At Risk of Permanent Disability

Saturday, May 29, 2010
This week, Cuban pro-democracy leader, Juan Carlos González Leiva, warned that as many as 10 political prisoners are at risk of permanently disability due to the lack of medical attention and abuses suffered in the Castro regime's prisons.

Please note that these dissidents were in perfect health at the time of their incarceration.

They are:

Ariel Sigler Amaya, who has been left paralyzed and confined to a wheelchair.

Antonio Villareal Acosta, who suffers from psychiatric disorders caused by his confinement.

Normando Hernández González, who suffers from severe intestinal problems.

Pedro Argüelles Morán, who is practically blind.

Juan Carlos Herrera Acosta, who suffers various cardiac, respiratory, intestinal and other ailments.

Dr. José Luís García Paneque, who suffers from spinal, kidney and respiratory ailments.

Librado Linares García, who is partially blind and suffers from digestive and respiratory problems.

Blas Giraldo Reyes Rodríguez, who suffers from kidney, circulatory, prostate and intestinal ailments.

Próspero Gainza Agüero, who is nearly blind and suffers from intestinal and kidney problems.

Fabio Prieto Llorente, who is hypertensive and suffers from allergies and digestive and respiratory problems.

Courtesy of Uncommon Sense.

Point of the Week

By New York Times columnist Thomas L. Friedman:

As Ugly As It Gets

I confess that when I first saw the May 17 picture of Iran's president, Mahmoud Ahmadinejad, joining his Brazilian counterpart, Luiz Inácio Lula da Silva, and the Turkish prime minister, Recep Tayyip Erdogan, with raised arms -- after their signing of a putative deal to defuse the crisis over Iran's nuclear weapons program -- all I could think of was: Is there anything uglier than watching democrats sell out other democrats to a Holocaust-denying, vote-stealing Iranian thug just to tweak the U.S. and show that they, too, can play at the big power table?

No, that's about as ugly as it gets [...]

Turkey and Brazil are both nascent democracies that have overcome their own histories of military rule. For their leaders to embrace and strengthen an Iranian president who uses his army and police to crush and kill Iranian democrats -- people seeking the same freedom of speech and political choice that Turks and Brazilians now enjoy -- is shameful [...]

I'd prefer that Iran never get a bomb. The world would be much safer without more nukes, especially in the Middle East. But if Iran does go nuclear, it makes a huge difference whether a democratic Iran has its finger on the trigger or this current murderous clerical dictatorship. Anyone working to delay that and to foster real democracy in Iran is on the side of the angels. Anyone who enables this tyrannical regime and gives cover for its nuclear mischief will one day have to answer to the Iranian people.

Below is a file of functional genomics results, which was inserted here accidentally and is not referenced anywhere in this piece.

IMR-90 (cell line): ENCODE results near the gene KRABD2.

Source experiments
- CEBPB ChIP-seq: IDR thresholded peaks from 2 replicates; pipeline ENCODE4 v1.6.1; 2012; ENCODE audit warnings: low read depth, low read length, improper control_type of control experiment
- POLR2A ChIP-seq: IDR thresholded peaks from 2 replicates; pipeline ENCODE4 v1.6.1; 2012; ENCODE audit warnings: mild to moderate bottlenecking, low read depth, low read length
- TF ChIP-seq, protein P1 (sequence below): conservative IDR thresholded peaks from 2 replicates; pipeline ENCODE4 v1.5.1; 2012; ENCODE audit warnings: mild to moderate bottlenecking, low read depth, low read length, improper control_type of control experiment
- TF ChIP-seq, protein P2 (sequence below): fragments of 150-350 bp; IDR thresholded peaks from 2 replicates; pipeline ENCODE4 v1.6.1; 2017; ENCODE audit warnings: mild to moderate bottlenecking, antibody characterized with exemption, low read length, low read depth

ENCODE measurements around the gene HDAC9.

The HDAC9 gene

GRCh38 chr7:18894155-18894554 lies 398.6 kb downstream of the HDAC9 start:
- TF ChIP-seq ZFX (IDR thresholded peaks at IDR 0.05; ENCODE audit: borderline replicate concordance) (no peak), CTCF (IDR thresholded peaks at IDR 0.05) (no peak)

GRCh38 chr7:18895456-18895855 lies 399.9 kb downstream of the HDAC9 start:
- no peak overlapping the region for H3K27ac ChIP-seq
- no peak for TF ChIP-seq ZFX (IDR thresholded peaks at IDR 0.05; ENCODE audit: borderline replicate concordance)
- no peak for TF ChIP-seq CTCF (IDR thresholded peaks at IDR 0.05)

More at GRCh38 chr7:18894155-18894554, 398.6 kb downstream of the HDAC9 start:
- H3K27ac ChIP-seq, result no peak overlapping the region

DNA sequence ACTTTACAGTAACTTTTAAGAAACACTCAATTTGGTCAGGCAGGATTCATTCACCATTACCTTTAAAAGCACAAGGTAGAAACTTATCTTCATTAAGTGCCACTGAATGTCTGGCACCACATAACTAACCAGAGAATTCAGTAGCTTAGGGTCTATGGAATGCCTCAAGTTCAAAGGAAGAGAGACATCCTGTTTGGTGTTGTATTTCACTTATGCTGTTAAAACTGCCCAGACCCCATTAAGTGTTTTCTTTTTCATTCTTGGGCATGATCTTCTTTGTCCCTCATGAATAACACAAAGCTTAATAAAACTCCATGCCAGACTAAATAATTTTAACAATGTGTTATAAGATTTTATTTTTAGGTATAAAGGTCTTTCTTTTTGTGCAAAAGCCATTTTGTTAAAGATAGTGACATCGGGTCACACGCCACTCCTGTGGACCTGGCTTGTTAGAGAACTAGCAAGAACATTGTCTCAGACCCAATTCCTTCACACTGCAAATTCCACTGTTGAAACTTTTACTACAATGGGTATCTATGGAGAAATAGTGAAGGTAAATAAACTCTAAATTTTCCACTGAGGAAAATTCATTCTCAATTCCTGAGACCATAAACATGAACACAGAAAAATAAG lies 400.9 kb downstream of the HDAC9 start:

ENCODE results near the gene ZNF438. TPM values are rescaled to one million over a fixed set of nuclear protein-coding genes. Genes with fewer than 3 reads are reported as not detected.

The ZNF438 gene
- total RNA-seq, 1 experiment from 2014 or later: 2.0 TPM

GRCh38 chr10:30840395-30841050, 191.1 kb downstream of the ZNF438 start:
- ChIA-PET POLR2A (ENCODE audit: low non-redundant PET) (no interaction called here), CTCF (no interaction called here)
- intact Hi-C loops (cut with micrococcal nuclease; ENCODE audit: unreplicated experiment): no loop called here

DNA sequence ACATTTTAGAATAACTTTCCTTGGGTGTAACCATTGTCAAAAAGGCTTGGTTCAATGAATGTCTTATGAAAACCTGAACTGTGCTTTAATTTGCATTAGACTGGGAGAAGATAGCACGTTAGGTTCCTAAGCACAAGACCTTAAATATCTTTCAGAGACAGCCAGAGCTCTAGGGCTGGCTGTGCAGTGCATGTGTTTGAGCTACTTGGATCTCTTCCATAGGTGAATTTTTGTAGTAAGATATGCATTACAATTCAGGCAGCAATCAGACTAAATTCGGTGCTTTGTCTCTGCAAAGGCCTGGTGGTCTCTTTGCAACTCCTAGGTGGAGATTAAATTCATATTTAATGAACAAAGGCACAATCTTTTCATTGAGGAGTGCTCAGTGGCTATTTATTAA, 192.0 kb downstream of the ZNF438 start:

Criticism of "Pedro Pan" Documentary

The Examiner's Blas Padrino pointedly criticizes the bias and inaccuracy of CNBC's documentary, Escape from Havana: An American Story, about the Pedro Pan project, which helped provide refuge to more than 14,000 children that fled Cuba between 1960 and 1962:

The documentary makes a glaring falsification by stating that the Pedro Pan parents sent their children out of Cuba because they were tricked by the CIA. According to [anchor Meredith] Vieira's narrative, the CIA circulated a false document purporting to be a proposed decree about to be enacted by Castro, which would take away parental rights and make children wards of the state. Even if the CIA circulated such a document, that was not the reason for the exodus. The reality was that Castro had already taken steps that threatened parental rights, including the closing of all private schools.

The main motivator of Pedro Pan was the enactment of a decree that made all persons between the ages of 16 and 50 subject to military service and that prohibited all persons subject to military service from leaving the country. Parents were scrambling to send their children out of Cuba before they became subject to that law. Of course, since the parents already were subject to the law, they were prohibited from leaving the country with their children. Under the law, the attempt by anyone of military age to leave the country without authorization constituted desertion, punishable by death. The purpose of Castro's decree was to force a difficult choice on parents who wanted their children to escape the brainwashing and harassment already taking place in the government-run schools. The documentary's failure to mention this detail and, instead blame CIA misinformation, taints the program's credibility.

Vieira also slanted the coverage to show three former Pedro Pan kids who supported an end to the U.S. economic embargo on Cuba, but none who supported keeping it in place. Don't expect the bulk of the Pedro Pan kids to have any sympathy for helping out Castro. They suffered considerably on account of his regime.